It's a rare occasion that anything interesting arrives in the mail these days. After all, how exciting can bills, fast food flyers, charity request forms and a note from my local MPP get? Oh sure, there was a time when getting personalized address labels and notepads was a fun novelty. Soon everyone caught on, though, and now even these "gifts" have been relegated to the junk pile.
But several times a year, the mail makes my day. You see, that's when I get my Lee Valley Garden Tools Catalogue.
The arrival of the catalogue is serious business. Its pages are not to be casually perused. They will require careful and repeated study. There's just so much to consider: page after page of products that will make me a better gardener. Do I really need an ergonomically designed stainless steel transplant spade? Absolutely. How about a "Make Your Own Plant Marker Stone Kit." Definitely. Or maybe a high-fired clay hanging bird home designed especially for warblers, wrens and chickadees? Without a doubt!
Of course I won't end up ordering any of these products (except maybe the bird home). But it sure is fun to imagine all the possibilities. In a world that offers up hundreds of tv channels, the internet, movieplexes, theme parks and endless distractions, I need look only as far as my catalogue for endless hours of entertainment.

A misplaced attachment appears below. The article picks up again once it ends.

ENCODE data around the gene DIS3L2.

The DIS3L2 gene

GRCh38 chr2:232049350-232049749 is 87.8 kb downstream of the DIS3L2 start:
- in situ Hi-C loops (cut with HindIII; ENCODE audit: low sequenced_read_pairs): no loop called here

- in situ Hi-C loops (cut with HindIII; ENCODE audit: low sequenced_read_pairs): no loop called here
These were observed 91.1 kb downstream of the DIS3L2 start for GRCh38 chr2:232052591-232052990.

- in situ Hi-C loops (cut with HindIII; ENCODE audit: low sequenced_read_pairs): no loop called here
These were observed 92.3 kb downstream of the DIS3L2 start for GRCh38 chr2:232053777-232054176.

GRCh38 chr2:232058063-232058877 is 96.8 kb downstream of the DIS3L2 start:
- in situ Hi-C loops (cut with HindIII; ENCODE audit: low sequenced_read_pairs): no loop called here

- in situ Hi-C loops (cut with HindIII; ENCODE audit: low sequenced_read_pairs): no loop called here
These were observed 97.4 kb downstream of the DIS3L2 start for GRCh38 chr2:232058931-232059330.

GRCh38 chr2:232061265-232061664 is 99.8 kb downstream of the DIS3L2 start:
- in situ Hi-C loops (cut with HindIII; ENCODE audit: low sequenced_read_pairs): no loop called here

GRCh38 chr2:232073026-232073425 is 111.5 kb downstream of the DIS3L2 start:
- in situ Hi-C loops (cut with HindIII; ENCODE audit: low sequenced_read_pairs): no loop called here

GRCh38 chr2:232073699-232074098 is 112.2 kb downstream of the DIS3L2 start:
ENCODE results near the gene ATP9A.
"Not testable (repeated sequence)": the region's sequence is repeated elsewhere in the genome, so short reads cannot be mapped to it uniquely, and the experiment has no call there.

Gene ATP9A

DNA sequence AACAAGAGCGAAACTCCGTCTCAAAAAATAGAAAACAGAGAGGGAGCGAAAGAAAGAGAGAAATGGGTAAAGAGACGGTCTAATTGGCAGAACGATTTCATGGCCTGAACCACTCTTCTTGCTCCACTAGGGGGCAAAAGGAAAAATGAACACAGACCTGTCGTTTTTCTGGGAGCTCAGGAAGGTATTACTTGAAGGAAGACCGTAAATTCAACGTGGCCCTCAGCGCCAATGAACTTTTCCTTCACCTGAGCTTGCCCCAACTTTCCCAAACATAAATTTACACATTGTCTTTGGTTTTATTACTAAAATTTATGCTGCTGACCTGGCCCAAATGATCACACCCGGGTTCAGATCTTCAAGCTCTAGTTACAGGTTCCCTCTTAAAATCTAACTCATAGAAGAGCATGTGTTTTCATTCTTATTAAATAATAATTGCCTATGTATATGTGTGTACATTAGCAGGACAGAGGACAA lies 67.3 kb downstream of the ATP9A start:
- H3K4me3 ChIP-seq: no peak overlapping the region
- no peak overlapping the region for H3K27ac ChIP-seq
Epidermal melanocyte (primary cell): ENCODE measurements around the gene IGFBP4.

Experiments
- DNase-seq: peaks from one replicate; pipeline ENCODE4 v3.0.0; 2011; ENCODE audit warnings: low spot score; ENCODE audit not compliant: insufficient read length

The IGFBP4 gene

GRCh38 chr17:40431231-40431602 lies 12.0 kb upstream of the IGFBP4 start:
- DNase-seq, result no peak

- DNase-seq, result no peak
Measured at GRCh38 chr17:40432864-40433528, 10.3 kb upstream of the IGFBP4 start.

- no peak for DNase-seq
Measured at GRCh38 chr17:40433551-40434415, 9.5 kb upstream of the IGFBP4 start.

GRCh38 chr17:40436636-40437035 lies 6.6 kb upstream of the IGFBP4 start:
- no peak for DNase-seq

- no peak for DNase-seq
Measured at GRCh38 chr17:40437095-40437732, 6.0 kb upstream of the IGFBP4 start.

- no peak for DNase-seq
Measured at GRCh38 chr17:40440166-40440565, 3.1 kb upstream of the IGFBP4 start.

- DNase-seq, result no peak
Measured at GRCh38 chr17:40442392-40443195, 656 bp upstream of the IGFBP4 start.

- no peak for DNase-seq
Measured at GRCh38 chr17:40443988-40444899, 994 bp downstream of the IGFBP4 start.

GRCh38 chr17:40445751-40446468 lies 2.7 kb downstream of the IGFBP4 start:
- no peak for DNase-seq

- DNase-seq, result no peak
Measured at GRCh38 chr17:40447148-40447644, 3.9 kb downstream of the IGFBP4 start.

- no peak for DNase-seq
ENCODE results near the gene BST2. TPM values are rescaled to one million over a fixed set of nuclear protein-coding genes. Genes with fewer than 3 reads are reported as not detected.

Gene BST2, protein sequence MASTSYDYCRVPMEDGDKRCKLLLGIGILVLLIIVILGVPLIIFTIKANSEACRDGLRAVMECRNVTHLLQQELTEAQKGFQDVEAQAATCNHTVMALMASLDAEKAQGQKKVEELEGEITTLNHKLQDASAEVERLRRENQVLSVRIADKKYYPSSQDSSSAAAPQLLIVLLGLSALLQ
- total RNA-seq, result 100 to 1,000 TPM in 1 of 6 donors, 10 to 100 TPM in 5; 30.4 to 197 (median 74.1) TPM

I guess catalogues appeal to my childhood self. Doesn't everyone have a memory of flipping through the Sears Christmas catalogue, turning down the corners of the pages with the stuff you want and then placing your order? Roch Carrier's classic tale "The Hockey Sweater" beautifully depicts the anticipation that follows. After his mother places an order for a Montreal Canadians hockey jersey, a young boy experiences heartbreak when a Maple Leafs sweater arrives in the mail instead. Who hasn't felt that kind of crushing disappointment? And when you think about it, aren't all orders, even those that are right, a bit of a disappointment? It's just a fact of life: our expectations and dreams are usually a lot better than the reality. And that's why catalogues are so much fun. Lost in their pages, one can create one's world as one would like it to be.
Catalogues are a great reminder that longing for something is sometimes more satisfying than achieving it. They're a reminder that the journey is as important as the finish line. While many catalogues have gone the way of the dinosaur, its fitting that garden catalogues still exist. A garden, it seems to me, is always a work in progress. There's always a longing for lusher foliage, more abundant blooms, more potent fragrances, or a better overall design. And what better to inspire than a catalogue full of possibilities.